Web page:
Liked by 5 people

  6. A good idea to give some sort of training to those who chap on the doors for the Alba party, having correct information at hand could mean the difference between voters giving Alba their vote or not, and it gives off an air of confidence that the canvassers know what they are talking about.

    Liked by 8 people

  7. Having good information is essential. Being a good salesman doesn’t help if you can be caught out by an unexpected question. ( I have to say though, that speaking personally, I don’t react well to a sales pitch. )

    However, Walter might be right about being too passive on the doorstep. I went out canvassing with people who would back away from any challenging question though again this was no doubt influenced by the official Yes campaign who made people wary of engaging in case of provoking hostility – and the area we were in was apathetic or downright hostile. ( Contrasted greatly with the experience of others campaigning in the central belt who had a much more cheerful experience. One of my sons, then a student in Glasgow, was very upbeat after campaigning there and couldn’t understand my reservations about the eventual result. Sadly, as it turned out, my presentiments turned out to be true though it still did not prepare me for the awful depression which hit on the day after the count.)

    Liked by 5 people

    1. The thing about a good sales pitch is that it doesn’t feel like a sales pitch. Good selling is about matching what you’re selling to the person’s wants, needs and desires. In this case, ideally you’d find out what the person wants in life for themselves and their family and then tell them how independence can help them to achieve that.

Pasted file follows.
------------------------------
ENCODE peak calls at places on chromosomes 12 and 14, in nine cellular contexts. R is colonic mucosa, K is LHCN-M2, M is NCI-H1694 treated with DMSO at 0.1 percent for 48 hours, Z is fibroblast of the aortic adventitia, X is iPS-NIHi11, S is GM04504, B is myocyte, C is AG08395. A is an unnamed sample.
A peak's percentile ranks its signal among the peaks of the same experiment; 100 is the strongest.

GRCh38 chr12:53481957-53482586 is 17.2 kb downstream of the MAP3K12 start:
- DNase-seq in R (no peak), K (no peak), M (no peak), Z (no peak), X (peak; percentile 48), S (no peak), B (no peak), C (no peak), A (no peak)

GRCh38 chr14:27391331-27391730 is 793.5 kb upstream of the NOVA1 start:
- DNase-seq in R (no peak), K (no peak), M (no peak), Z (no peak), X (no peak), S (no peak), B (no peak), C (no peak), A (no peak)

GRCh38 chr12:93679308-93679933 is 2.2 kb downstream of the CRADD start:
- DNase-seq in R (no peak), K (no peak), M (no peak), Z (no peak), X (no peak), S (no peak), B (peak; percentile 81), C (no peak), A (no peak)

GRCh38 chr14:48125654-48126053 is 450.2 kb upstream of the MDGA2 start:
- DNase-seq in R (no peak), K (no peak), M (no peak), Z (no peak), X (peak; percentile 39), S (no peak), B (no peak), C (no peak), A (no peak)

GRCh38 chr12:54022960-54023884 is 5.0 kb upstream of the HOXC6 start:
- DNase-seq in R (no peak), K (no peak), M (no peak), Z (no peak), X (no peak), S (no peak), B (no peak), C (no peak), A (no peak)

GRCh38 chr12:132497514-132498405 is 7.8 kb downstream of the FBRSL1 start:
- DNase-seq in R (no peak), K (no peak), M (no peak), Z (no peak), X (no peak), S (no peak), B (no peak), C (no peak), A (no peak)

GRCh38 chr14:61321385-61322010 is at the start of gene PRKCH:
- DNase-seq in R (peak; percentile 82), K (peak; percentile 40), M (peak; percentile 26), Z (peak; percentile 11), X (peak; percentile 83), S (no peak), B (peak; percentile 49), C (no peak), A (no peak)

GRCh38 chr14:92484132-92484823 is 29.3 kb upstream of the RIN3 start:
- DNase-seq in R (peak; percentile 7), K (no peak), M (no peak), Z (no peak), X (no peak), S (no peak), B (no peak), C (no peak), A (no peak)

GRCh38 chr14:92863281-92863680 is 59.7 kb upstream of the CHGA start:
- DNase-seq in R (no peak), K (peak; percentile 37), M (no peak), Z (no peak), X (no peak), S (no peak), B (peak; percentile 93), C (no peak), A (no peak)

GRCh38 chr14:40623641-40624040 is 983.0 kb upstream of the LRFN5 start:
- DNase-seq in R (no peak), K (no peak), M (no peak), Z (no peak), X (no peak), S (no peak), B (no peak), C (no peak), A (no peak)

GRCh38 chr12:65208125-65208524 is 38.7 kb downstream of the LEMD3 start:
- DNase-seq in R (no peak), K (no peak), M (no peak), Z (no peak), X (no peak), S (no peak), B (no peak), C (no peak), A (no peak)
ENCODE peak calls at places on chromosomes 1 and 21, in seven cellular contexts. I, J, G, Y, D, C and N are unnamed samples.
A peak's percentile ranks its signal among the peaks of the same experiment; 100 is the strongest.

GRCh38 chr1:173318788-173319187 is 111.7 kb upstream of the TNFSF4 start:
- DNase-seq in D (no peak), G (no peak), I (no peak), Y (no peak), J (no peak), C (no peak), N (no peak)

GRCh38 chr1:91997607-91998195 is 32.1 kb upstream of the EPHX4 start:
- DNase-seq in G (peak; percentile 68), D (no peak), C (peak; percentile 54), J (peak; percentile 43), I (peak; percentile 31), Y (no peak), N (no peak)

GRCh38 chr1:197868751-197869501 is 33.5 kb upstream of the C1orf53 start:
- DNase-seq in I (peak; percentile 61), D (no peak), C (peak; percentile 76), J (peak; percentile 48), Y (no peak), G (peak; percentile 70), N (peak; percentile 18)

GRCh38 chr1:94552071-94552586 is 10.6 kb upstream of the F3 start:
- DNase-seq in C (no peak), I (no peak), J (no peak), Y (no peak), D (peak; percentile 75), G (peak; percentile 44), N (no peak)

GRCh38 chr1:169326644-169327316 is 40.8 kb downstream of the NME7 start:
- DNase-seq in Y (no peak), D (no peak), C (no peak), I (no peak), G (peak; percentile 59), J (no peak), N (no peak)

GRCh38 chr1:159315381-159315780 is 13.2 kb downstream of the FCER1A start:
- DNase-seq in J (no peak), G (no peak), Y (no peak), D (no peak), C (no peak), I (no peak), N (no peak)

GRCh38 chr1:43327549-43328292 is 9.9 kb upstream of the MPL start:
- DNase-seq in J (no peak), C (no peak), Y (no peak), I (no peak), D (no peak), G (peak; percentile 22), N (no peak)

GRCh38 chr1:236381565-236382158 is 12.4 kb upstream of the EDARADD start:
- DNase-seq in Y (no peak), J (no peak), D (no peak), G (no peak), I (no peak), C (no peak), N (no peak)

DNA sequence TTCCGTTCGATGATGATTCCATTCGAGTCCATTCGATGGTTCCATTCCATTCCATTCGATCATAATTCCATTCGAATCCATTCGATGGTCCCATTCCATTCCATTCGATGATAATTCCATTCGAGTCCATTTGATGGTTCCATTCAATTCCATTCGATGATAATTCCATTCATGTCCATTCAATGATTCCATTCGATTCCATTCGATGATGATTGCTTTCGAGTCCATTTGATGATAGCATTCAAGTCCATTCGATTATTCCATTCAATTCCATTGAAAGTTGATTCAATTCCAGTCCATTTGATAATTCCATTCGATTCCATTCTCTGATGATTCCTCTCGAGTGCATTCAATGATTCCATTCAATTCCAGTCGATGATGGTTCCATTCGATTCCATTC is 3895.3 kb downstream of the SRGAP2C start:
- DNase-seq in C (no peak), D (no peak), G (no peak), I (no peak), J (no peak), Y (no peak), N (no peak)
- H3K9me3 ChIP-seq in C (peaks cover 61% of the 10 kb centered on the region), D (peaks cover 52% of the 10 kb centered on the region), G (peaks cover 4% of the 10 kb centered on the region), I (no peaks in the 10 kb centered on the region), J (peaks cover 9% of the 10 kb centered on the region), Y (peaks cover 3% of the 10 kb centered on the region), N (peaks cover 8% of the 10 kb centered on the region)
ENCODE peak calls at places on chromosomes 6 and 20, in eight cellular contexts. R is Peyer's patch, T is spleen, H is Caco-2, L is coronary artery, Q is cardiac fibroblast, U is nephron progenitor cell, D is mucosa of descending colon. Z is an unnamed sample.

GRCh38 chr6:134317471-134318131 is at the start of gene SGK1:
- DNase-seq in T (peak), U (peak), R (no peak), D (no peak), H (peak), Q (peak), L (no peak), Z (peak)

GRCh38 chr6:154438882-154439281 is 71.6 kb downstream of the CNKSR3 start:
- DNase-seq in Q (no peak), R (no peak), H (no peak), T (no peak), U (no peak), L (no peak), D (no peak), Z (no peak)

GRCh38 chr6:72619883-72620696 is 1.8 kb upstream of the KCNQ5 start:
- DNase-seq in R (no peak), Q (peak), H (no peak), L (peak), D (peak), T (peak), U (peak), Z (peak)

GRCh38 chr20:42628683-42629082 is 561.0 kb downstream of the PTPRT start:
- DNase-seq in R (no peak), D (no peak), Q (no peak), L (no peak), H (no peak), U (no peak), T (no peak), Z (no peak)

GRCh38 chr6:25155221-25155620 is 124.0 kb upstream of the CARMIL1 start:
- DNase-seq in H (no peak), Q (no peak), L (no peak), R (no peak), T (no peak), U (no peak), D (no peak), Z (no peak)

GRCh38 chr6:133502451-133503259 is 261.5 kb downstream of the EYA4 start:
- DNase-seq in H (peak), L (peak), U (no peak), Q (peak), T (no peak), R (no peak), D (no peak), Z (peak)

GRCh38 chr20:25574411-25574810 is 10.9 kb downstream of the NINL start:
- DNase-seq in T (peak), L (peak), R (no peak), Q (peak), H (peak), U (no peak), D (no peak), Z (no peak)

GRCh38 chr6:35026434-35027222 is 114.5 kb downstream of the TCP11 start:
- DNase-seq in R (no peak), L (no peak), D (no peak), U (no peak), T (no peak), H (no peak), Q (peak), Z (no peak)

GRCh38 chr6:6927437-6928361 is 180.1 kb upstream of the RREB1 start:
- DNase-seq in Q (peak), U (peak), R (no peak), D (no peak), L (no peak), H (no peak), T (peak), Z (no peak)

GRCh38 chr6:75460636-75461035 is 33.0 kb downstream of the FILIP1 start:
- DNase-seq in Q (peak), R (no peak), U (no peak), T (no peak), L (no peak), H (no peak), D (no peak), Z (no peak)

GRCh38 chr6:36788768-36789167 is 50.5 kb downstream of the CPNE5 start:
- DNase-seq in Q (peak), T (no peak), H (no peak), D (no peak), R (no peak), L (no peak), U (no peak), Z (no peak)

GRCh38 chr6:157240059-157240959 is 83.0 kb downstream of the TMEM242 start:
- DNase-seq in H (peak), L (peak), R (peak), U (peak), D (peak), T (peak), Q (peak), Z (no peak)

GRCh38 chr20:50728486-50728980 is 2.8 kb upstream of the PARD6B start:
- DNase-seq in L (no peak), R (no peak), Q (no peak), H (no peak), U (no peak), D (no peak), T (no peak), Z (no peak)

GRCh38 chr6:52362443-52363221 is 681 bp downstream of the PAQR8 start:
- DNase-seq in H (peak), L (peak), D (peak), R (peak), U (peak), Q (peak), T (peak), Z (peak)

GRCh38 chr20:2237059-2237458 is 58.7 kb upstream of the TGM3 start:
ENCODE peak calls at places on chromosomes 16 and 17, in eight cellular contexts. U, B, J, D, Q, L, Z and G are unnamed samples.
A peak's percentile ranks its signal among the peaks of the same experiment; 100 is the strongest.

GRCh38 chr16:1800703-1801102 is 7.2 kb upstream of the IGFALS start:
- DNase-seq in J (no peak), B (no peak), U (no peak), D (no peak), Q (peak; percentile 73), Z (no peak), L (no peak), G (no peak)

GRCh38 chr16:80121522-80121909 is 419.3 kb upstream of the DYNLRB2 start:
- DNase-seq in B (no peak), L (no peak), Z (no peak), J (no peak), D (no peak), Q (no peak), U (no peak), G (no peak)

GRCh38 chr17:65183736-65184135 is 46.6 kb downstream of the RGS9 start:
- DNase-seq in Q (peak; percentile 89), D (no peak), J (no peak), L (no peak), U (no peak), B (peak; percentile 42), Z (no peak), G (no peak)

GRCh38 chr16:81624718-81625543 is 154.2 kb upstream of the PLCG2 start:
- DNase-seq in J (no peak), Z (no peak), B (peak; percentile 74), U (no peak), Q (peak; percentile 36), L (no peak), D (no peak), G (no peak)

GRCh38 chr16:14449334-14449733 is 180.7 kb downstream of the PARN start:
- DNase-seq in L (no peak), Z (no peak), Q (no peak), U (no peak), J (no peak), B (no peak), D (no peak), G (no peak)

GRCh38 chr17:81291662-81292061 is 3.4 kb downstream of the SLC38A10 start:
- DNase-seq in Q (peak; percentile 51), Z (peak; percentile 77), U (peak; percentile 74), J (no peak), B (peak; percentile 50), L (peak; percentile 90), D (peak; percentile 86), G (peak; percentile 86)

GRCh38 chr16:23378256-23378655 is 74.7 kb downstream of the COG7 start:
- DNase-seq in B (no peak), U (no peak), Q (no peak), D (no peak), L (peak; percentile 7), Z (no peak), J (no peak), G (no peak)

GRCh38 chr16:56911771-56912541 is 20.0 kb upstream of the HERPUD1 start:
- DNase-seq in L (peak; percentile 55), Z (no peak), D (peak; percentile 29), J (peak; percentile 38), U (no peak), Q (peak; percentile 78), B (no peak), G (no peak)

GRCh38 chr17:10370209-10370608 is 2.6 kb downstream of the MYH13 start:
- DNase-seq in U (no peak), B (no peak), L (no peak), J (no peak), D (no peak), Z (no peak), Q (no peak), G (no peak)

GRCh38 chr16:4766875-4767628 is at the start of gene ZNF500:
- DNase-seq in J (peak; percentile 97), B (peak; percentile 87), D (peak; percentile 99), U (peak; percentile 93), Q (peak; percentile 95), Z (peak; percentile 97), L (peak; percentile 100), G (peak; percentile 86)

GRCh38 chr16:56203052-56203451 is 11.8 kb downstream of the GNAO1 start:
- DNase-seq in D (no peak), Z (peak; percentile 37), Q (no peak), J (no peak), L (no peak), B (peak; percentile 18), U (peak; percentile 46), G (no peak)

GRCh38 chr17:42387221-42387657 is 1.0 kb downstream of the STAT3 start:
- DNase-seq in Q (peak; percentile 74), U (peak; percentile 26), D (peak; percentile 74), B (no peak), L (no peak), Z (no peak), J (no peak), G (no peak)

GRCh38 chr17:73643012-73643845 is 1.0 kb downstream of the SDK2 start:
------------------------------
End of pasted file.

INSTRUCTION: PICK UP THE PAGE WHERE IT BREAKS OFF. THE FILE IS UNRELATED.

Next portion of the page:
Liked by 1 person

  8. As has already been mentioned, I think asking people where they get their information is key.
    More often than not, there’s a daily mail/express in there somewhere, and of course the BBC. You tend to know quickly because the wall-to-wall headlines are regurgitated almost verbatim. When you drill down beneath the headlines and start to ask more searching questions, it tends to get folks backs up, because they simply haven’t bothered to do any research.

    Best just to ask the first question, then leave it. Plant the seed.

    Liked by 5 people

  9. Great story and a very interesting one too with some good advice thrown in. I’m always surprised when others’ stories closely mirror my own in certain ways but are widely different in others. There is a lot to be learned from the wisdom of our elders though, although I also appreciate that the young feel they have to carve their own way. We can all learn a lot from each other at any age and it’s important we listen to the stories and experiences of others, preferably with as many diverse backgrounds and histories as possible. Life is indeed a rich tapestry.

    Liked by 5 people